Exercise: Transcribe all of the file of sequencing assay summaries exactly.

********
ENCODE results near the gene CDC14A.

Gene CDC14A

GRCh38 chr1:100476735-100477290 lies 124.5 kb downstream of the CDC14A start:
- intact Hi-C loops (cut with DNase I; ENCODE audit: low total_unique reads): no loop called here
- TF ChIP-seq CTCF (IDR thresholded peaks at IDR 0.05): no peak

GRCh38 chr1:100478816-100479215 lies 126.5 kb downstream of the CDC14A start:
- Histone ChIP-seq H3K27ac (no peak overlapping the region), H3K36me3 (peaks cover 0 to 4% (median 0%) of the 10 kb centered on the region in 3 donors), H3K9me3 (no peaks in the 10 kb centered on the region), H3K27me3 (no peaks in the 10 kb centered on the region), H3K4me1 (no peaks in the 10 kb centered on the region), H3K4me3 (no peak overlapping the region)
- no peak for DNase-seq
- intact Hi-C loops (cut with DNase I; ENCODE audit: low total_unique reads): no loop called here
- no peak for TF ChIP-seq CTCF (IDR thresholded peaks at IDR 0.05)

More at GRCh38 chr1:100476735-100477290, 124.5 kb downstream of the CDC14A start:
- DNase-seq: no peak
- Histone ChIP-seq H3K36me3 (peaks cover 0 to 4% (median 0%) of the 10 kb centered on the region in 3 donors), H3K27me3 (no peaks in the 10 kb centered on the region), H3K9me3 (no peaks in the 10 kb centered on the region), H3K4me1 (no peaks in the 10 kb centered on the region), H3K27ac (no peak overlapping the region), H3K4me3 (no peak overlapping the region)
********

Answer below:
ENCODE results near the gene CDC14A.

Gene CDC14A

GRCh38 chr1:100476735-100477290 lies 124.5 kb downstream of the CDC14A start:
- intact Hi-C loops (cut with DNase I; ENCODE audit: low total_unique reads): no loop called here
- TF ChIP-seq CTCF (IDR thresholded peaks at IDR 0.05): no peak

GRCh38 chr1:100478816-100479215 lies 126.5 kb downstream of the CDC14A start:
- Histone ChIP-seq H3K27ac (no peak overlapping the region), H3K36me3 (peaks cover 0 to 4% (median 0%) of the 10 kb centered on the region in 3 donors), H3K9me3 (no peaks in the 10 kb centered on the region), H3K27me3 (no peaks in the 10 kb centered on the region), H3K4me1 (no peaks in the 10 kb centered on the region), H3K4me3 (no peak overlapping the region)
- no peak for DNase-seq
- intact Hi-C loops (cut with DNase I; ENCODE audit: low total_unique reads): no loop called here
- no peak for TF ChIP-seq CTCF (IDR thresholded peaks at IDR 0.05)

More at GRCh38 chr1:100476735-100477290, 124.5 kb downstream of the CDC14A start:
- DNase-seq: no peak
- Histone ChIP-seq H3K36me3 (peaks cover 0 to 4% (median 0%) of the 10 kb centered on the region in 3 donors), H3K27me3 (no peaks in the 10 kb centered on the region), H3K9me3 (no peaks in the 10 kb centered on the region), H3K4me1 (no peaks in the 10 kb centered on the region), H3K27ac (no peak overlapping the region), H3K4me3 (no peak overlapping the region)